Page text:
Given a rotation rate comparable to Venus & axial tilt like Uranus (about 90deg), what should I expect for atmospheric winds? I anticipate a stratospheric wind only, dropping to the surface at or near the terminator (only), but not much in the way of storms, due to low Coriolis effects. Am I wrong?
- The troposphere may exhibit something called super-rotation, meaning the atmosphere rotates faster than the planet. This will cause fairly strong latitudinal winds at about 100 km up; for Venus, these winds may be a couple hundred miles per hour.
- The Coriolis force is so low because of the planet's slow rotation speed, so instead the centrifugal force is the main influencer of the pressure gradient in the atmosphere; this contributes to wind direction differently than on a fast rotator like Earth.
I should note that super-rotation is a highly complex phenomenon that is influenced by a number of factors, among them Venus' high temperatures and thus extensive Hadley cells. However, the phenomena which I've described should be applicable to any slow rotator, to various degrees. They may be weaker on planets with lower surface temperatures, but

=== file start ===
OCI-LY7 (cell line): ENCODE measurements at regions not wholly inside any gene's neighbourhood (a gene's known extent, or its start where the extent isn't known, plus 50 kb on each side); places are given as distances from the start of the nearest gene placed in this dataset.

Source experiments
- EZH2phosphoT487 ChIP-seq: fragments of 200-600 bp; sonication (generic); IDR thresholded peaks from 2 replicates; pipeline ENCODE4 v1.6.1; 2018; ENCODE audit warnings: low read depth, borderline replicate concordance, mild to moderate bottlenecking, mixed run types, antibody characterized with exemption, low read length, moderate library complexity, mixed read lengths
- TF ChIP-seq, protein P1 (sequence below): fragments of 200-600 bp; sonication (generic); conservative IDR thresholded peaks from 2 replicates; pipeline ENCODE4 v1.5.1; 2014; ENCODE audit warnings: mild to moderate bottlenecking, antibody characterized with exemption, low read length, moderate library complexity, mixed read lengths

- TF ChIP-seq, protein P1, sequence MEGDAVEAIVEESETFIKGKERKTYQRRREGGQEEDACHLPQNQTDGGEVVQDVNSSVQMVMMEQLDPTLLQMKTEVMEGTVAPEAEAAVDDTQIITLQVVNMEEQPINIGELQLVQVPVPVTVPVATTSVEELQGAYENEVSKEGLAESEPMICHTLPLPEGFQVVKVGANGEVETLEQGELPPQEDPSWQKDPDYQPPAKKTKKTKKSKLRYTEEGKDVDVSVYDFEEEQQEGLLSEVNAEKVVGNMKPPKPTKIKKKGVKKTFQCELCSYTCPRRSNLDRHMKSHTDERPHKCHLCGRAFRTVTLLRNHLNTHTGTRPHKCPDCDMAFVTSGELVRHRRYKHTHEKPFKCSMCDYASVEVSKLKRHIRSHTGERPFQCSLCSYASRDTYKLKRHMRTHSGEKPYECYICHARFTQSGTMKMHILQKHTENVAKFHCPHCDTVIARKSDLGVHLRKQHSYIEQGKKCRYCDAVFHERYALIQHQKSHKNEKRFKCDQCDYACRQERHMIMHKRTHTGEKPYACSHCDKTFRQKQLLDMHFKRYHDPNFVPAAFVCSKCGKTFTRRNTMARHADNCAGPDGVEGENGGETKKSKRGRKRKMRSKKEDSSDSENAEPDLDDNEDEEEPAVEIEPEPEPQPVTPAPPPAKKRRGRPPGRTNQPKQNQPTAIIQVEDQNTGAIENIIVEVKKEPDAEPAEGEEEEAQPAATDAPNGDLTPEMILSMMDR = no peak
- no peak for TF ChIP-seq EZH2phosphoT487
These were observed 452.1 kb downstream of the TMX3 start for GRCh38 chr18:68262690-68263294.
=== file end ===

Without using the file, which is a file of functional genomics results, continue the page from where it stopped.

Your argument about large-scale cyclonic activity being absent because of the low Coriolis force is correct. Hurricane-like storms require the Coriolis force to form, and as Venus' angular velocity is about 0.4% of Earth's, the Coriolis force should be over two orders of magnitude weaker. We can assume that they effectively do not exist.
Now, non-hurricane-like storms should still exist on Venus. Lightning may have been observed on a number of occasions, but there is not yet firm proof of it. The nature of the storms on your planet will depend on the composition of the atmosphere and thus the composition of the clouds. Thunderstorms are likely to exist nonetheless.